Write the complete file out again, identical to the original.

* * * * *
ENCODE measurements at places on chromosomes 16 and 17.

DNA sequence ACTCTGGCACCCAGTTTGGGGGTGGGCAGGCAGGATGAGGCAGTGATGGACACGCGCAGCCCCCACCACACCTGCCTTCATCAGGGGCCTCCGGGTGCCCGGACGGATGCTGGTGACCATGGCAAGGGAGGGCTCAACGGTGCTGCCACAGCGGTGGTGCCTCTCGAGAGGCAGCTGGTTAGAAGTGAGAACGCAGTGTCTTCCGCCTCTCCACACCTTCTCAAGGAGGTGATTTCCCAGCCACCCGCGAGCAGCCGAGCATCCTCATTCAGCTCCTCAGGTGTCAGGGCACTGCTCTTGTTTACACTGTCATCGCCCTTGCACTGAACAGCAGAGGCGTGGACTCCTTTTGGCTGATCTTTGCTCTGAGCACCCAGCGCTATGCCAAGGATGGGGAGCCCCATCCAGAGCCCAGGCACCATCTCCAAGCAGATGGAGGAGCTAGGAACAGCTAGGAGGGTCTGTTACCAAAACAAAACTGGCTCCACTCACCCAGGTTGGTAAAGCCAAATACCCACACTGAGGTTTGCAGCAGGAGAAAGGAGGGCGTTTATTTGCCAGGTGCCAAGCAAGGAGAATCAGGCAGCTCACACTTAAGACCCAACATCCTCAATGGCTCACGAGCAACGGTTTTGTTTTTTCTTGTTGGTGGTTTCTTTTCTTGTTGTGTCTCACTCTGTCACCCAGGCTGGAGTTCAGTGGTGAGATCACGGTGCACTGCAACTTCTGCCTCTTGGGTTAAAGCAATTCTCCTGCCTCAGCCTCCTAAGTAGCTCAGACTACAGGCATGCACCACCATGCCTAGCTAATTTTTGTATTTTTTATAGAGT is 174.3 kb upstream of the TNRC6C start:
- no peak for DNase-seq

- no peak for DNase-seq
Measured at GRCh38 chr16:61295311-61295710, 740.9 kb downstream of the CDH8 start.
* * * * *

ENCODE measurements at places on chromosomes 16 and 17.

DNA sequence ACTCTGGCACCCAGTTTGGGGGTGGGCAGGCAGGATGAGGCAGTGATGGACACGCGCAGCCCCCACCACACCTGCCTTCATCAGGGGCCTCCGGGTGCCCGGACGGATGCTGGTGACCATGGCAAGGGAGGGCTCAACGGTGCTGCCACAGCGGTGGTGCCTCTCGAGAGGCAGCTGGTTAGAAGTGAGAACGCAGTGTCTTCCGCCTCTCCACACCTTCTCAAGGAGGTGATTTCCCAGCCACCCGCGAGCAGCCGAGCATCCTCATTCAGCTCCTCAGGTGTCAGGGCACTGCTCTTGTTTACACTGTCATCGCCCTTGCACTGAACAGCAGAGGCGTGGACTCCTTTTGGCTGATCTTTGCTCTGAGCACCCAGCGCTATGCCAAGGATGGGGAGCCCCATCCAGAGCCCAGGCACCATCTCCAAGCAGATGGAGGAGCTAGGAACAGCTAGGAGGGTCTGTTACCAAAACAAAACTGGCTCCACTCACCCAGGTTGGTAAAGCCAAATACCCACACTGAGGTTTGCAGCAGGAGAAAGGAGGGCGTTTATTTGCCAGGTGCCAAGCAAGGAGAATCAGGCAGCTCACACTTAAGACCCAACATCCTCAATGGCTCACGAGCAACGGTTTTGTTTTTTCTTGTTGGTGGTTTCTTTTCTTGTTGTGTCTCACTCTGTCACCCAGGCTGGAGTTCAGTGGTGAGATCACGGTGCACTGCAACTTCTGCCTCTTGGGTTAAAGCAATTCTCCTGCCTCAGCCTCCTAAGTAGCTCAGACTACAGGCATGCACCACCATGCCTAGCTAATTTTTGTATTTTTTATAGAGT is 174.3 kb upstream of the TNRC6C start:
- no peak for DNase-seq

- no peak for DNase-seq
Measured at GRCh38 chr16:61295311-61295710, 740.9 kb downstream of the CDH8 start.